BY MUSALIA MUDAVADI
I have taken time off while here (USA & UK) to reflect on the environment in our country as we prepare for the General Election next year. Having been part of the negotiators under Kofi Annan process that restored normalcy, I have reflected deeply on the PEV and the ICC cases facing four Kenyans.
I have also applied my mind to the unfortunate situation in Tana River. And I am persuaded that there are national issues we need to deal with exhaustively rather than wishing them away. We have buried heavy matters alive, and they are kicking from underneath violently. Tana River and retaliatory attacks on innocent communities when terrorism incidences occur are just some of the manifestations. But what must we do? I have three suggestions on the way forward to this dilemma.
ADMISSION OF NATIONAL GUILT. We killed each other in 2008. Women were raped; children were molested. It would be cowardly to wish this away.
We must accept responsibility collectively. The nation is guilty. To prosecute four people for the sins of 40 million people is therefore preposterous. The four carry our national shame, but they must not carry our national guilt. We must all own up. And we must do this before we enter the 2013 electoral season.
I was among those who supported that any trial related to the PEV must be done locally. I still hold this view because no civilized society can allow their own to be tried in foreign jurisdictions. If it were in my powers, I would bring the ICC trials home as part of shouldering the guilt. Admission of national guilt is the first step to our national redemption.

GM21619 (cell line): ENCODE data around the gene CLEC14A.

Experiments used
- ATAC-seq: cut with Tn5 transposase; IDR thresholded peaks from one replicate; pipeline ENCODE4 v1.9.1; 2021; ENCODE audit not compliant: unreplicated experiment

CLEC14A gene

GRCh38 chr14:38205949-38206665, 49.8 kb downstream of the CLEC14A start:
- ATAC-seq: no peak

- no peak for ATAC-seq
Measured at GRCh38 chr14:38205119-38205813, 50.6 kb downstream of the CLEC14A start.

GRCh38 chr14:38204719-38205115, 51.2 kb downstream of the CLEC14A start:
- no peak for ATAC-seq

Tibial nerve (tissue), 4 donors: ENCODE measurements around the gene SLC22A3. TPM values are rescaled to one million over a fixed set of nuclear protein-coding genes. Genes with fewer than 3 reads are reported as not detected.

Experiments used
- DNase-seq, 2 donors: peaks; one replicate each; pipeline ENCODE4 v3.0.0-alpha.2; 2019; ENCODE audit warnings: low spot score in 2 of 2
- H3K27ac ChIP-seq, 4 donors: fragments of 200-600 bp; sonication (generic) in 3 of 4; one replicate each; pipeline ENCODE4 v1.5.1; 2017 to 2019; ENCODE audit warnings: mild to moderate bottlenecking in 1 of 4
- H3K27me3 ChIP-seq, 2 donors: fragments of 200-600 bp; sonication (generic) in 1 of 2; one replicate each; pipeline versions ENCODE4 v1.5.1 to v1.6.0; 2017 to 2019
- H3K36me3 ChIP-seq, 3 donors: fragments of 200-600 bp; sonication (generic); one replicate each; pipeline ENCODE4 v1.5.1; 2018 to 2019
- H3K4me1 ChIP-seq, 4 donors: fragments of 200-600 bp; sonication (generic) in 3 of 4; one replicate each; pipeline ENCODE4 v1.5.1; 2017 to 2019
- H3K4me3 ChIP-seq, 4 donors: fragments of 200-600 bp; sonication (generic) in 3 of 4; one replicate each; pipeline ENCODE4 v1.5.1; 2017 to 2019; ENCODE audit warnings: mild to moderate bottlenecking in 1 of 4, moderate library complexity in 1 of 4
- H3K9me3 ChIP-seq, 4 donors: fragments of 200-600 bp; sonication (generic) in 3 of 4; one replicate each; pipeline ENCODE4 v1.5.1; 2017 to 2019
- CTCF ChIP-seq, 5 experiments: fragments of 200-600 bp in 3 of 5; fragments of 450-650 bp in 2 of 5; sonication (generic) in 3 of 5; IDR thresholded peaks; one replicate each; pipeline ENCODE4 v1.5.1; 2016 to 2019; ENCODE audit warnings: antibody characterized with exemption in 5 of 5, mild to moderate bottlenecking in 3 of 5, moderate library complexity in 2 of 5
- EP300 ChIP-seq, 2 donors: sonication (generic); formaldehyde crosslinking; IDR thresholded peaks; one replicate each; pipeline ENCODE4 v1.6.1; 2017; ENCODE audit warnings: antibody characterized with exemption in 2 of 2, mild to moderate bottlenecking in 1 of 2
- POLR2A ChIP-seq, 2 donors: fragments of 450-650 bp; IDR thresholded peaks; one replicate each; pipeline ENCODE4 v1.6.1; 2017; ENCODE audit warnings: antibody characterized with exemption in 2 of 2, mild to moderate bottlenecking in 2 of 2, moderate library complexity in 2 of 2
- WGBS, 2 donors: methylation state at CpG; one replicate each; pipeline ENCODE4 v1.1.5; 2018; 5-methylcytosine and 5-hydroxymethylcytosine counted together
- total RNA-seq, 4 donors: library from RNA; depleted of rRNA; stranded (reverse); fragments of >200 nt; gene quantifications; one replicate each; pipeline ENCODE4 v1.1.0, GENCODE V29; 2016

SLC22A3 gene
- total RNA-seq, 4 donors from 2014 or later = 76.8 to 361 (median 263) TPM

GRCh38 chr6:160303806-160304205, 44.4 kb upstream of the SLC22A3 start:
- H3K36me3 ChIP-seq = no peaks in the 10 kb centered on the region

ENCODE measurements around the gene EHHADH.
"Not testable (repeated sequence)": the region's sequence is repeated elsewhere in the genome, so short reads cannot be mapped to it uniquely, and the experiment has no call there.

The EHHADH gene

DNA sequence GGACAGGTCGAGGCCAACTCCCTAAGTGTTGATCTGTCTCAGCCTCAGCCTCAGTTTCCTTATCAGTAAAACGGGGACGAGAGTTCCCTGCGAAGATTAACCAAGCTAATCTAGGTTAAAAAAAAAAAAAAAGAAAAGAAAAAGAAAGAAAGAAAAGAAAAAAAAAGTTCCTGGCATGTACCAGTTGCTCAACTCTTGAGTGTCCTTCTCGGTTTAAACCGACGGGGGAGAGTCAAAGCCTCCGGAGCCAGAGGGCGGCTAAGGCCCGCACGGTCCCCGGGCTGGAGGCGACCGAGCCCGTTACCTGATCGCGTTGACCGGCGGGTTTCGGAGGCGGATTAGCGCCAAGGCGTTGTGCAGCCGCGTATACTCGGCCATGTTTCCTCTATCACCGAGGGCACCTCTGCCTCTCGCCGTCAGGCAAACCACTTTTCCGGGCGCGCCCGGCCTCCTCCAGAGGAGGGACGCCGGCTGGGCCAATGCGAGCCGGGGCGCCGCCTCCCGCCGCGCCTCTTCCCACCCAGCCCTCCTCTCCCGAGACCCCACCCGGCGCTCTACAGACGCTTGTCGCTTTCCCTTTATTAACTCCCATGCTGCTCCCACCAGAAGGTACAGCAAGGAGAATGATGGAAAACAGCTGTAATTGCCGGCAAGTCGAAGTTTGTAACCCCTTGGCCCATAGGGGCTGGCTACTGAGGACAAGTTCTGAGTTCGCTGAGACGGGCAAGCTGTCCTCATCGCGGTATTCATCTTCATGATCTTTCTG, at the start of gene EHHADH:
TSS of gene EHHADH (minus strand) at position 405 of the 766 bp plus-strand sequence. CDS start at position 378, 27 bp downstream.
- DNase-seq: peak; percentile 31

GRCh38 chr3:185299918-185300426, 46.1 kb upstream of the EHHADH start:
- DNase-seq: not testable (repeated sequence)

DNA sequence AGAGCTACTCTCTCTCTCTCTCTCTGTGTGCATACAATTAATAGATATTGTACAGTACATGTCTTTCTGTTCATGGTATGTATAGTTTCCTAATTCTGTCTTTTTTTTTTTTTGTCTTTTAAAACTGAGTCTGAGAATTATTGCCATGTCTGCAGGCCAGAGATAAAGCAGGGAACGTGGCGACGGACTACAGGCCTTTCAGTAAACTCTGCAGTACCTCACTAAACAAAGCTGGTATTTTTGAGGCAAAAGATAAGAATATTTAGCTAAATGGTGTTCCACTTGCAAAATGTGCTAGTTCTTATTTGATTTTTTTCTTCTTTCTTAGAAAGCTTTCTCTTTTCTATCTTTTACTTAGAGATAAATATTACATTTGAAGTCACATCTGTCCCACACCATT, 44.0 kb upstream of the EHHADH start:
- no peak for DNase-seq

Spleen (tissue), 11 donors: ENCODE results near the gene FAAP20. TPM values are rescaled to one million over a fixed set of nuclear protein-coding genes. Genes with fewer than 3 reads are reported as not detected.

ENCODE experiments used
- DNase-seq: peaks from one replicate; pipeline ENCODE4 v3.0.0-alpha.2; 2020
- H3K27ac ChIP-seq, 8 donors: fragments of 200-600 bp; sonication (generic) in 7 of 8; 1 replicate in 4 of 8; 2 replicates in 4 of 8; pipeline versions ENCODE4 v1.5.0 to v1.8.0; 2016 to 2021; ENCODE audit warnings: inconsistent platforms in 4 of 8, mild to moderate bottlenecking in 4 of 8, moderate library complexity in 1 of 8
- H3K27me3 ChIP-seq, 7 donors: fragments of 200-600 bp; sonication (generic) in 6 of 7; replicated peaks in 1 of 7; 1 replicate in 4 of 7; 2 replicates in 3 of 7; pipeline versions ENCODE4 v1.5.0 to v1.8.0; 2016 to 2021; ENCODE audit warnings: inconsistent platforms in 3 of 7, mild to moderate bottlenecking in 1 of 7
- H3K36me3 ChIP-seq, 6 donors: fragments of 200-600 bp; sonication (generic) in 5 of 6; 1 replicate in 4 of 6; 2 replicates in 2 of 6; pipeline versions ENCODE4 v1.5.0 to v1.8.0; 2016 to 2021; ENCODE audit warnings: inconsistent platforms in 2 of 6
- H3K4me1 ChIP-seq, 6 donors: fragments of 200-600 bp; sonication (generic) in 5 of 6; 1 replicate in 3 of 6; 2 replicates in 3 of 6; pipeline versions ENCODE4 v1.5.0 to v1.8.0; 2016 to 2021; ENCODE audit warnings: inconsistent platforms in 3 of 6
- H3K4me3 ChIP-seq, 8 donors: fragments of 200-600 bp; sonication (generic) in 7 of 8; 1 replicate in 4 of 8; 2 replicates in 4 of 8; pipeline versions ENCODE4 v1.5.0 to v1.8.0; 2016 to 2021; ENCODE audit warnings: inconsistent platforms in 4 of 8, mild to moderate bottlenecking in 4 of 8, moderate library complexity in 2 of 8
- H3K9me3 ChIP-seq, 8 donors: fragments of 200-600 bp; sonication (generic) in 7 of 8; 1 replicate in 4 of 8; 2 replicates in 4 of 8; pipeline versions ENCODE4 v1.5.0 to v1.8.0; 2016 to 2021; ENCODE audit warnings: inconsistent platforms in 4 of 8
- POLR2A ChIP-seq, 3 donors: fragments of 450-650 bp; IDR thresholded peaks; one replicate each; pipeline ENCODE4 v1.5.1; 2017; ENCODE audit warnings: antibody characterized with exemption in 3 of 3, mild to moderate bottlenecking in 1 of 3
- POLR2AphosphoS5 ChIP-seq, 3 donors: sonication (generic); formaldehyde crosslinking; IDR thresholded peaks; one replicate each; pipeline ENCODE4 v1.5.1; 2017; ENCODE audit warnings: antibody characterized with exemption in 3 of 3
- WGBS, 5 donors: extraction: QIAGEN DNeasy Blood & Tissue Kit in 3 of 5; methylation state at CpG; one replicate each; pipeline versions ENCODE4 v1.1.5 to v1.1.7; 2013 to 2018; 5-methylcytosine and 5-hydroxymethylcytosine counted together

SPEEDY JUSTICE FOR THE IDPs. Five years later, the IDPs are still in camps. This is another national shame. Yes, the IDPs are a complex problem with no quick solution. This is why we must all commit that no Kenyan will sleep hungry or insecure because of the national madness of 2008. Land justice for the IDPs is urgent. Justice for their other loses must also be given. And we must give it with speed. It is a shame that we are going into this election with this issue unresolved.
Resolve the Violence Culture Once and For All. ICC will not address the root causes of the growing culture of community and election-related violence. In fact, it has become a hindrance to
police operations in situations of violence like Tana River and when terrorism attacks. We cannot watch as evil people massacre others and police watch helplessly out of fear of being accused of targeting a given community.
This is not good in the fight against terror and for the coming election. I will personally sponsor specific legislation to deal with such perpetrators decisively and to empower the police in
maintaining order humanely, but firmly in exceptional circumstances of terror attacks.
(Musalia Mudavadi is a Deputy Prime Minister and a presidential hopeful for the March 2013 General Election)